A slender mongoose and a leopard? Yes, that’s right! This month’s sequence shows what happens when a leopard takes an interest in a mongoose. Pictures and text by Michele Nel

October 2013 found us yet again in the Kgalagadi Transfrontier Park. We were staying at Urikaruus and decided to drive to Auchterlonie and back, it was to be our last official game drive.

It was very quiet on the way there: two swallow-tailed bee-eaters and a martial eagle being the sum total of my photography entertainment. We got to Auchterlonie in no time at all and decided it was pointless going on so we turned around and took a slow drive back to Urikaruus.

As we were approaching Gemsbokplein my husband noticed fresh “kitty-cat spoor” going across the road. We stopped and surveyed the area but there was nothing to be seen. We drove slowly forward and this was when I spotted a beautiful young leopard on the dunes ahead.

KgalagaiLeopardMongoose1-Michele Nel-Feb 2014.jpg.

The leopard looked at us and then got up. I expected her to walk back over the dune but instead she walked towards us.

KgalagaiLeopardMongoose2-Michele Nel-Feb 2014

We hung back as we thought she might want to cross the road to make her way to the waterhole.

KgalagaiLeopardMongoose3-Michele Nel-Feb 2014

She was coming closer and closer but then decided to lie down. In true cat fashion she peered at us through a little bush. Resigning myself to the fact that I was not going to get an award winning close-up of a leopard, I tried my best to capture her through the pesky bushes.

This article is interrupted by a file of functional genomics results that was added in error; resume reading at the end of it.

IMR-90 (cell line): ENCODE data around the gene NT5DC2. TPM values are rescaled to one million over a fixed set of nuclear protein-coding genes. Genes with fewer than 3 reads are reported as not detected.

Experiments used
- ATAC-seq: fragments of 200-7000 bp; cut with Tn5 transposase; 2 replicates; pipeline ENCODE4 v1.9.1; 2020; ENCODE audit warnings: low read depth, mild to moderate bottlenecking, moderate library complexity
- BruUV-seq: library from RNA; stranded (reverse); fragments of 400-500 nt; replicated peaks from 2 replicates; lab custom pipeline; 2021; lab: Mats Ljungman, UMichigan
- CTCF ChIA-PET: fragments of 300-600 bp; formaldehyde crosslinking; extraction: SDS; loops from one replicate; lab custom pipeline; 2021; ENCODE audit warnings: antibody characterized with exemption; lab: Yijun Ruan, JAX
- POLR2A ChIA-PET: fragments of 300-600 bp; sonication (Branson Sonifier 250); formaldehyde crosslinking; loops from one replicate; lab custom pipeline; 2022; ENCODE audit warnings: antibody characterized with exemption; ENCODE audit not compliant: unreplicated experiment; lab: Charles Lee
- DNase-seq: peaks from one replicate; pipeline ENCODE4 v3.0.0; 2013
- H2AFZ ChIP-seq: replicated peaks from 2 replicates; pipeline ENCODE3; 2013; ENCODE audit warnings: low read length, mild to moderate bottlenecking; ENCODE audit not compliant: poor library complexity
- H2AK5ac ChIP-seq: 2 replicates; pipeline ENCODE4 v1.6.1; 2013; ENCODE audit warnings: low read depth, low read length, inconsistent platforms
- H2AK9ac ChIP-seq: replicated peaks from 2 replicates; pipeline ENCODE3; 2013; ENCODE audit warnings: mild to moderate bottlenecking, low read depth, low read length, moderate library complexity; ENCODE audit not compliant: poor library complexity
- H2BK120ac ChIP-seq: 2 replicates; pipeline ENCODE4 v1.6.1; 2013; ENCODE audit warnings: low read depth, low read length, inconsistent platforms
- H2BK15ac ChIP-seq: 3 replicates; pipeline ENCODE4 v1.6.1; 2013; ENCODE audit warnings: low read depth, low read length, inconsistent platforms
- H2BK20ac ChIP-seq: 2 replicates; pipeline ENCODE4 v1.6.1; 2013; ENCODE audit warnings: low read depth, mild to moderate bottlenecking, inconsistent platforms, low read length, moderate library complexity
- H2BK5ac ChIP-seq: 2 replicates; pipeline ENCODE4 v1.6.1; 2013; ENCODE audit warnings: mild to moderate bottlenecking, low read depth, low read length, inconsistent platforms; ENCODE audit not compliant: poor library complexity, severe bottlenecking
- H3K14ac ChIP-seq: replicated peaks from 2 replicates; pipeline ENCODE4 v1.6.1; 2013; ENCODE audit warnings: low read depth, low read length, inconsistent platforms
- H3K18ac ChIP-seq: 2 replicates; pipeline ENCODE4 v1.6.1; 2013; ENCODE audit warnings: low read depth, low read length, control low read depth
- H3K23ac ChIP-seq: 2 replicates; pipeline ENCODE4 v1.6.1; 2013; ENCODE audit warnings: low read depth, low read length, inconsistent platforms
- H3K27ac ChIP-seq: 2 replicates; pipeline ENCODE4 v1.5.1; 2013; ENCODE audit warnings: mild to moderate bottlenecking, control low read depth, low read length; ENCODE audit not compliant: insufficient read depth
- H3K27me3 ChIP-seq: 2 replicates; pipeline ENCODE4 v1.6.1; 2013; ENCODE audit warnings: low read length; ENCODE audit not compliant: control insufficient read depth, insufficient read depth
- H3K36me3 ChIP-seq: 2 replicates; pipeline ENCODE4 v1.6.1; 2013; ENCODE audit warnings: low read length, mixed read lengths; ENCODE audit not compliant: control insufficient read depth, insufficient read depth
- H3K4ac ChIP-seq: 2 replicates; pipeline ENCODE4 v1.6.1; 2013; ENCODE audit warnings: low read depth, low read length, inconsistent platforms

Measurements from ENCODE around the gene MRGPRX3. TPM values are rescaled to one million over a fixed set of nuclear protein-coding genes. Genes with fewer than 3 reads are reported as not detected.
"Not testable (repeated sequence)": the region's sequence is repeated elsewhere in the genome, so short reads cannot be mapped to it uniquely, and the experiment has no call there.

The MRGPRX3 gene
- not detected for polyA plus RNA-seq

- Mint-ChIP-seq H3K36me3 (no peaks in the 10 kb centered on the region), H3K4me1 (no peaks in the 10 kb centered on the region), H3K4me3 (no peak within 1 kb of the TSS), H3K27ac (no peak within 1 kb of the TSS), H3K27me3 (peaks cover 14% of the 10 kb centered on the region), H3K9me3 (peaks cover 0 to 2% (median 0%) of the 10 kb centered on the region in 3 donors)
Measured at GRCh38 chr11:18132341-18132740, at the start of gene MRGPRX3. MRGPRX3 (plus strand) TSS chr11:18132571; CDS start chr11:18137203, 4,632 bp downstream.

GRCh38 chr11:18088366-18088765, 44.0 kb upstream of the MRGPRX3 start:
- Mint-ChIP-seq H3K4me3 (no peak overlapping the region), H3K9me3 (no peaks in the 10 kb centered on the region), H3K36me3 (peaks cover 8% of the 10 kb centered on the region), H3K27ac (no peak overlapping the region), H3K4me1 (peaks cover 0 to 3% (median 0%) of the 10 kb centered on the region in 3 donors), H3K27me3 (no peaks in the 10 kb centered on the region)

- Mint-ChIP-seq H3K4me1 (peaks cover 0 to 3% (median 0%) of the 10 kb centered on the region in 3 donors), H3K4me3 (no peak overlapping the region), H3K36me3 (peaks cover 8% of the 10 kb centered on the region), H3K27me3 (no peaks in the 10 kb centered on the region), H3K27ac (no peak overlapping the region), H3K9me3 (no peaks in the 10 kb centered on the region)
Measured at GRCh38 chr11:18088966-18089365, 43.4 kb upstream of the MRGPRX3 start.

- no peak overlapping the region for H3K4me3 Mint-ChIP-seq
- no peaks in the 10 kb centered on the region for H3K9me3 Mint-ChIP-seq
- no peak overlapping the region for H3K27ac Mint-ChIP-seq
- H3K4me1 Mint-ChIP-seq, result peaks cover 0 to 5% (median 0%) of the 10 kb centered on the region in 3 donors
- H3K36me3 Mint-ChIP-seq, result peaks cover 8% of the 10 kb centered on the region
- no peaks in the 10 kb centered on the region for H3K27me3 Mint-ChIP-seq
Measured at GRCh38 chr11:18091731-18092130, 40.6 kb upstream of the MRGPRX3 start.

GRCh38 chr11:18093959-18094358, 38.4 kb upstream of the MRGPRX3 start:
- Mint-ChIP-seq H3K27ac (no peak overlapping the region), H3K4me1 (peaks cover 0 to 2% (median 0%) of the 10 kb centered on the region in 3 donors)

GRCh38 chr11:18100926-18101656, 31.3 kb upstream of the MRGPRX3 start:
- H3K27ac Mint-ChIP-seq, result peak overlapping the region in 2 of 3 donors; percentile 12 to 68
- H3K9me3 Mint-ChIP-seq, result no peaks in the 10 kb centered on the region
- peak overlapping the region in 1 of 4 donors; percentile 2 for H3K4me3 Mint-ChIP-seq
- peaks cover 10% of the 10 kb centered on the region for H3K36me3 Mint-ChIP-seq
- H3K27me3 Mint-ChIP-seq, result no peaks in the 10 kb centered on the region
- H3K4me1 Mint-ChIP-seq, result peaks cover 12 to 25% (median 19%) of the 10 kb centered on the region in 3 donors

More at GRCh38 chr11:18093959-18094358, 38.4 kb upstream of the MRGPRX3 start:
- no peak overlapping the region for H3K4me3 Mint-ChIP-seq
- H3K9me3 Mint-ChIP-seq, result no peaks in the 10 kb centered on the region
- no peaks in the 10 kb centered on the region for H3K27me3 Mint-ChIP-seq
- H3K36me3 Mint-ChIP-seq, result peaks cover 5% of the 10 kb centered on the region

KgalagaiLeopardMongoose4-Michele Nel-Feb 2014.jpg
KgalagaiLeopardMongoose5-Michele Nel-Feb 2014

She kept glancing behind her and we soon realised what she was interested in… a slender mongoose ventured out of a rocky crevice. The mongoose saw the leopard and disappeared over the rocky ridge very quickly.

KgalagaiLeopardMongoose6-Michele Nel-Feb 2014

The next minute the leopard took off up the dune. She had spotted a second mongoose.

The leopard gave chase and the mongoose took off.

KgalagaiLeopardMongoose8-Michele Nel-Feb 2014

KgalagaiLeopardMongoose9-Michele Nel-Feb 2014

KgalagaiLeopardMongoose10-Michele Nel-Feb 2014

KgalagaiLeopardMongoose11-Michele Nel-Feb 2014

The leopard had chased the mongoose in a complete circle and the mongoose made it back to the safety of the rocky crevice.

The leopard eventually lost interest in the mongoose and lay down, again behind a little bush. We thought the show was over but she got up and started walking along the dune.

KgalagaiLeopardMongoose21-Michele Nel-Feb 2014.jpg.

KgalagaiLeopardMongoose20-Michele Nel-Feb 2014.jpg.

Again we thought the leopard would make her way to the waterhole but again she lay down. She really was playing games with us!

KgalagaiLeopardMongoose17-Michele Nel-Feb 2014

We were beginning to run out of time and we needed to move on. I wished she would come closer. As we were about to leave she stood up yet again and walked closer to us and then lay down once more.

KgalagaiLeopardMongoose18-Michele Nel-Feb 2014

It was time for us to get back to camp. We had been treated to another awesome sighting in the park and yet again the Kgalagadi had saved the best sighting till the end.

About the photographer

Michele says: “My husband and I are keen visitors to the park and have probably visited more than 25 times since 2000. I bought my first DSLR in early 2004 and have not looked back since. Photography is no longer a hobby, it has become my passion.”

About the leopard

Matthew Schurch of the Kgalagadi Leopard Project has identified this leopard as Warona. Find out more about Matthew’s project and learn to identify the leopards you see by using his leopard identification guides.